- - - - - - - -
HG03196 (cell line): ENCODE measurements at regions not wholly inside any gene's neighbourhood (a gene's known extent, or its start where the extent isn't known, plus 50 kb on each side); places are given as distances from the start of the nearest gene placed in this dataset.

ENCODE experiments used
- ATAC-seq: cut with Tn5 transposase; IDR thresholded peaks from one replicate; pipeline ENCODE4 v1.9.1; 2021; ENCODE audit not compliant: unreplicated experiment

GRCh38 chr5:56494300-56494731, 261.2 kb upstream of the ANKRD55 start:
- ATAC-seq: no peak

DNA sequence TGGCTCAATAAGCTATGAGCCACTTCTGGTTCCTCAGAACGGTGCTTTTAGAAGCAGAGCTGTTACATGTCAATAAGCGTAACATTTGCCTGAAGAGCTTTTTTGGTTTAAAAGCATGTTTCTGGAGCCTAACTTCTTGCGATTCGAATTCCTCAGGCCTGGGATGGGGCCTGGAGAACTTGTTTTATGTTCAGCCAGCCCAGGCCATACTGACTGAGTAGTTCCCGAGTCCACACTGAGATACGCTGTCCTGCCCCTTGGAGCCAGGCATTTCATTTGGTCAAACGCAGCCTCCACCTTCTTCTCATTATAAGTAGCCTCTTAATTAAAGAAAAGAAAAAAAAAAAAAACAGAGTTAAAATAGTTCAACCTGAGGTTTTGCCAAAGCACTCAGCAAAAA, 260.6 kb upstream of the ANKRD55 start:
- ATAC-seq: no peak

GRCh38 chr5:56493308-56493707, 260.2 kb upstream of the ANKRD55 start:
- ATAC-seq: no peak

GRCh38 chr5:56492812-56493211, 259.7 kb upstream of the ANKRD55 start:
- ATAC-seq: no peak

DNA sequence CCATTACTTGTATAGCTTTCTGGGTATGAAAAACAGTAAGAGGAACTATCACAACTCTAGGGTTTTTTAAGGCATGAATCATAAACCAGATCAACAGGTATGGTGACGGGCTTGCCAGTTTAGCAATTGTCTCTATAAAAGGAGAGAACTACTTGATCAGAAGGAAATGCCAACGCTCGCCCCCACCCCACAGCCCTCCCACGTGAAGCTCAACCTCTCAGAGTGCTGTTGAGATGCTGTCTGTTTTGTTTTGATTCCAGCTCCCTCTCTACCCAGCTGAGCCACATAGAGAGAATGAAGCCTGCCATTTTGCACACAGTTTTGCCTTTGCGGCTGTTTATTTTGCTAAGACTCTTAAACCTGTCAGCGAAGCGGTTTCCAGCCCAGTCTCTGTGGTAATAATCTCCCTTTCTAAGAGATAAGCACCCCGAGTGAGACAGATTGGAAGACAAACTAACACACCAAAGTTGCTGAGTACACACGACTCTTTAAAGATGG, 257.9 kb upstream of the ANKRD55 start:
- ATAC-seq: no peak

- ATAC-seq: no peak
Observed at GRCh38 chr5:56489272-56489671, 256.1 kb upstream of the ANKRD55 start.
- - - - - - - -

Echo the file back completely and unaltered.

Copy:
HG03196 (cell line): ENCODE measurements at regions not wholly inside any gene's neighbourhood (a gene's known extent, or its start where the extent isn't known, plus 50 kb on each side); places are given as distances from the start of the nearest gene placed in this dataset.

ENCODE experiments used
- ATAC-seq: cut with Tn5 transposase; IDR thresholded peaks from one replicate; pipeline ENCODE4 v1.9.1; 2021; ENCODE audit not compliant: unreplicated experiment

GRCh38 chr5:56494300-56494731, 261.2 kb upstream of the ANKRD55 start:
- ATAC-seq: no peak

DNA sequence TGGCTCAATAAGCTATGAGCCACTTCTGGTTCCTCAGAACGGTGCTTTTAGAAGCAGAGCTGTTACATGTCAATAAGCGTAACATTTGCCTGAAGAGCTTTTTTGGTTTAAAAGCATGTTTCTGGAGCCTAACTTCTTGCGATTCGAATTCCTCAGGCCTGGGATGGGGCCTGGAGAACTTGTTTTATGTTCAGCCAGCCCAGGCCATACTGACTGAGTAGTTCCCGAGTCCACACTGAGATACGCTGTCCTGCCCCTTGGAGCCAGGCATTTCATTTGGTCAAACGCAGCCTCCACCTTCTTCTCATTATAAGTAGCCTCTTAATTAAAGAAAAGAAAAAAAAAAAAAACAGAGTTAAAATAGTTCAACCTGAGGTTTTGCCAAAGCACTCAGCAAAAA, 260.6 kb upstream of the ANKRD55 start:
- ATAC-seq: no peak

GRCh38 chr5:56493308-56493707, 260.2 kb upstream of the ANKRD55 start:
- ATAC-seq: no peak

GRCh38 chr5:56492812-56493211, 259.7 kb upstream of the ANKRD55 start:
- ATAC-seq: no peak

DNA sequence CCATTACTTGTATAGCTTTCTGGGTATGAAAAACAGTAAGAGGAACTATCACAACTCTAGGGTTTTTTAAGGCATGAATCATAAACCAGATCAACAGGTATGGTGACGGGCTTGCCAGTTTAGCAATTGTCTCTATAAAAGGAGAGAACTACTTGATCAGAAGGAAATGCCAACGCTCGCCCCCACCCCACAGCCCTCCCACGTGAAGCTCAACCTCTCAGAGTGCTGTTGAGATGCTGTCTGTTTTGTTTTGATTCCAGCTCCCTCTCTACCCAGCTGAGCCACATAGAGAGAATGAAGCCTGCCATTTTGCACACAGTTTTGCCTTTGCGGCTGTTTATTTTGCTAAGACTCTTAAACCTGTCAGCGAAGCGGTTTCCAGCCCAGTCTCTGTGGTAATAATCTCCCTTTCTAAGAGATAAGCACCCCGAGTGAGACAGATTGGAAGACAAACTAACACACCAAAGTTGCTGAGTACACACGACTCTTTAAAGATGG, 257.9 kb upstream of the ANKRD55 start:
- ATAC-seq: no peak

- ATAC-seq: no peak
Observed at GRCh38 chr5:56489272-56489671, 256.1 kb upstream of the ANKRD55 start.